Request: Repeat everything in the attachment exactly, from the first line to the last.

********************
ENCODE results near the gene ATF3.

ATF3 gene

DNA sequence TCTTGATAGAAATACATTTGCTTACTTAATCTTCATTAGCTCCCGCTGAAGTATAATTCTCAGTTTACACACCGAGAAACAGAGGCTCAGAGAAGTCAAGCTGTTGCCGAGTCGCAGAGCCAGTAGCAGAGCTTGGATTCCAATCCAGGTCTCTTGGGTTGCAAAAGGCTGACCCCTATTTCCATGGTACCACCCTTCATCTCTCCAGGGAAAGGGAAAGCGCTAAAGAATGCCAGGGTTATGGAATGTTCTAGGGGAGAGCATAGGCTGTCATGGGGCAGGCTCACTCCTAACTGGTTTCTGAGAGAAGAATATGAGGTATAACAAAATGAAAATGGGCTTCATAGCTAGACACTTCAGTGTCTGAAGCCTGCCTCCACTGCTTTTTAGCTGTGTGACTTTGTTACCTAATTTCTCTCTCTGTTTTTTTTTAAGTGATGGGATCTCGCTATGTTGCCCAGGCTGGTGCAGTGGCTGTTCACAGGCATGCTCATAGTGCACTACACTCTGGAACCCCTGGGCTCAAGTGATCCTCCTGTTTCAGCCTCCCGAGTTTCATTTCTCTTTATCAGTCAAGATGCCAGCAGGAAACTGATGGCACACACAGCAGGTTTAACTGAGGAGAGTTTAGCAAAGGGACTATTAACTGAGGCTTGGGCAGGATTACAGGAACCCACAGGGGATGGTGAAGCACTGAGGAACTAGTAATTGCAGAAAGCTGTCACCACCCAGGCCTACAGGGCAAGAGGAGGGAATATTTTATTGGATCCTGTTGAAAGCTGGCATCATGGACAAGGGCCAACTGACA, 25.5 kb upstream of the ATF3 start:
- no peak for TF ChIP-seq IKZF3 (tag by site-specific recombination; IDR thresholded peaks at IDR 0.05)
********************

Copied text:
ENCODE results near the gene ATF3.

ATF3 gene

DNA sequence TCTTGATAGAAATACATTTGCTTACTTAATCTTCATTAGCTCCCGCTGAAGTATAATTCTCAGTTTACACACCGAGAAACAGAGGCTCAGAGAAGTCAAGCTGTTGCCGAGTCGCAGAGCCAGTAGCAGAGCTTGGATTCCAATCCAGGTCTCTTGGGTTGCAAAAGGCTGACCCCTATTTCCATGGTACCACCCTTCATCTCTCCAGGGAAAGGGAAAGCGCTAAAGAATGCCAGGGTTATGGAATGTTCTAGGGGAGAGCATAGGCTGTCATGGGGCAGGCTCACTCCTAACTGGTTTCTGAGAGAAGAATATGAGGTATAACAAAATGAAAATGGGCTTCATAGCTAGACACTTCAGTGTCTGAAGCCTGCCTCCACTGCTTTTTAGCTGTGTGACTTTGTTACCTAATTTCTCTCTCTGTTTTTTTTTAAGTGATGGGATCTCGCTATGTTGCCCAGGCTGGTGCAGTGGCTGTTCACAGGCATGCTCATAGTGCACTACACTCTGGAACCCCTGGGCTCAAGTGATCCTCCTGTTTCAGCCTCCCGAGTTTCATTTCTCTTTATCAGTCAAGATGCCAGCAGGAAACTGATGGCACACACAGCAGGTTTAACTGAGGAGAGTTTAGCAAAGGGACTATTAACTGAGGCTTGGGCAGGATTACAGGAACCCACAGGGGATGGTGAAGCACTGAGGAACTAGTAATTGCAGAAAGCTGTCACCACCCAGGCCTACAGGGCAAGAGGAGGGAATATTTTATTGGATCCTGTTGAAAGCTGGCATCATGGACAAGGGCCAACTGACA, 25.5 kb upstream of the ATF3 start:
- no peak for TF ChIP-seq IKZF3 (tag by site-specific recombination; IDR thresholded peaks at IDR 0.05)